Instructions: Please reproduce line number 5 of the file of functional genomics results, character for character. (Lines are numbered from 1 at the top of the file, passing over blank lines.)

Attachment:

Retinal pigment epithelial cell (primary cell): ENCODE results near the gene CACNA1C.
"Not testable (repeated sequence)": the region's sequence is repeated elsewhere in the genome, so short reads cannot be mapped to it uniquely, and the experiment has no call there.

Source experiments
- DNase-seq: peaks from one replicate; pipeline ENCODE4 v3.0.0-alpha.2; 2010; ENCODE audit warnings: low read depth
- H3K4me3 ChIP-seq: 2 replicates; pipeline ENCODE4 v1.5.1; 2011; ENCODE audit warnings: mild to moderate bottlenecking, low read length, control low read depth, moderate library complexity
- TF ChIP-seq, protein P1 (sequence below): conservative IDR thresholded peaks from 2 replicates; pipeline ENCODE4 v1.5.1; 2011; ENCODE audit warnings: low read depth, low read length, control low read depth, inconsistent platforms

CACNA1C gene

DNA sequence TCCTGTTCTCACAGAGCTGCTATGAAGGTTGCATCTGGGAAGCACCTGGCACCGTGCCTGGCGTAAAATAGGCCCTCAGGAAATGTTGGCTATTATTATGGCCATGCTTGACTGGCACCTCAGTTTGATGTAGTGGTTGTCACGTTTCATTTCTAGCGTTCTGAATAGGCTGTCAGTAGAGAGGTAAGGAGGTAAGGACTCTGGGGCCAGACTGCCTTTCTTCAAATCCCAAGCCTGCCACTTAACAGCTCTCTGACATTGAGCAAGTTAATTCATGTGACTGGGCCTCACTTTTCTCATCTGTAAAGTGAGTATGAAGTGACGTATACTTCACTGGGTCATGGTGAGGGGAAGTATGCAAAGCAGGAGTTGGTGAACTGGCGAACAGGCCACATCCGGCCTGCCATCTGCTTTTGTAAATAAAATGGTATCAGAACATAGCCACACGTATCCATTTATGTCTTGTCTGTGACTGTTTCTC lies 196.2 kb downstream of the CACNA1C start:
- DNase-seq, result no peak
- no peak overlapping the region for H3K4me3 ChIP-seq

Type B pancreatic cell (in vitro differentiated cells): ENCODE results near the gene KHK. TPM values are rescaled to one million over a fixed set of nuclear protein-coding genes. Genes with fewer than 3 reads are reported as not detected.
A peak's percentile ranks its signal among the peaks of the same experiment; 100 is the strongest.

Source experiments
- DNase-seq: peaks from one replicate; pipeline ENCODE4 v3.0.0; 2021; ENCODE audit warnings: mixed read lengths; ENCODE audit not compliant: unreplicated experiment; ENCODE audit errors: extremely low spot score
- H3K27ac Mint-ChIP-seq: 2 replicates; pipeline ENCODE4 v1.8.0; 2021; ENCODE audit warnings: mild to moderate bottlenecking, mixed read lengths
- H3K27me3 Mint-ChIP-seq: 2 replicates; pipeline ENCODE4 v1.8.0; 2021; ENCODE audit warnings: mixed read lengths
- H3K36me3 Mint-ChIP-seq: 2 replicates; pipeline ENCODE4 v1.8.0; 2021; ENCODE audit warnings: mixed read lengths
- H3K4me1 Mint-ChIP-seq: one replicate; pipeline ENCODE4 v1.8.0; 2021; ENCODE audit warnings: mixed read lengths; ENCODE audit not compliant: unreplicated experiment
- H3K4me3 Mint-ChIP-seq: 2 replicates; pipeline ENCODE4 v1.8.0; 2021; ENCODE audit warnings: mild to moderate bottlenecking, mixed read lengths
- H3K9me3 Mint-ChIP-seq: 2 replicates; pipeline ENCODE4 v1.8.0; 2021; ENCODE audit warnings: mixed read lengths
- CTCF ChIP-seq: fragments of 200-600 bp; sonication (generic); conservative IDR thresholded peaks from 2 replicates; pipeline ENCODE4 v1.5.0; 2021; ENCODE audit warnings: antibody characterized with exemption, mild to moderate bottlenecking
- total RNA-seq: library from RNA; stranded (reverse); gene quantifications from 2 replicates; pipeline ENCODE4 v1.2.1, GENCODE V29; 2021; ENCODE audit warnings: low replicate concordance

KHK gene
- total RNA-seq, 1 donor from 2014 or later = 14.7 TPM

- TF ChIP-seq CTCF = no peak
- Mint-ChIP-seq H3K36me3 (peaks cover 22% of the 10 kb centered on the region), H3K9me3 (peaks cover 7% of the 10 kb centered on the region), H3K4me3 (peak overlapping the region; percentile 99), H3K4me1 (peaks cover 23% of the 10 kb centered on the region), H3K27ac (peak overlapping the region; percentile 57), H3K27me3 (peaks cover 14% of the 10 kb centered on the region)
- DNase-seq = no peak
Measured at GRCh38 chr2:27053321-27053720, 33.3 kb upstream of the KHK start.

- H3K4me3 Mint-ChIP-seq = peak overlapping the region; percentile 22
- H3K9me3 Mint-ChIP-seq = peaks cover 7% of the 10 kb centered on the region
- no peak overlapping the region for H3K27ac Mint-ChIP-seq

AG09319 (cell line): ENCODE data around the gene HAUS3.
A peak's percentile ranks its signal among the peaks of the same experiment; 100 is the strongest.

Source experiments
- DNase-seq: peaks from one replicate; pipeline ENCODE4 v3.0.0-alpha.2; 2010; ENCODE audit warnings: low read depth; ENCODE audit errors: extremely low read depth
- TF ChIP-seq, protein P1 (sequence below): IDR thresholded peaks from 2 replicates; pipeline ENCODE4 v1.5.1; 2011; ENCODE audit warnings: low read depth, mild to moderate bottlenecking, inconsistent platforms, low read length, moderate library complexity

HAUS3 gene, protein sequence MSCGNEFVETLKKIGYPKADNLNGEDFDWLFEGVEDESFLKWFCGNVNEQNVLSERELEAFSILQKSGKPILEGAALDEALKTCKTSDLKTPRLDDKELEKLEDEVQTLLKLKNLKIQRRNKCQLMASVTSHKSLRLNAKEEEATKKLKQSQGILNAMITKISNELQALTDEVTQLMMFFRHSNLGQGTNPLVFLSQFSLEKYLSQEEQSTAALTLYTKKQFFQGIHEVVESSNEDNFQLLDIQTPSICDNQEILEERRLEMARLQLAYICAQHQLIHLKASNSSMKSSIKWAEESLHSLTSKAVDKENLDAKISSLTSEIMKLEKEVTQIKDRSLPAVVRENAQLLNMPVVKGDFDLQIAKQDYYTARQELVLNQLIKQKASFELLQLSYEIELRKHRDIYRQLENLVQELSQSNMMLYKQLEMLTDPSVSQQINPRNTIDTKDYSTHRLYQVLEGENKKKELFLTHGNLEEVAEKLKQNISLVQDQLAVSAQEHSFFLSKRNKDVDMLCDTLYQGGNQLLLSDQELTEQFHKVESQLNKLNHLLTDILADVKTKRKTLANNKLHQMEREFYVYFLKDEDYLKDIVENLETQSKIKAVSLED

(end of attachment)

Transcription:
- H3K4me3 ChIP-seq: 2 replicates; pipeline ENCODE4 v1.5.1; 2011; ENCODE audit warnings: mild to moderate bottlenecking, low read length, control low read depth, moderate library complexity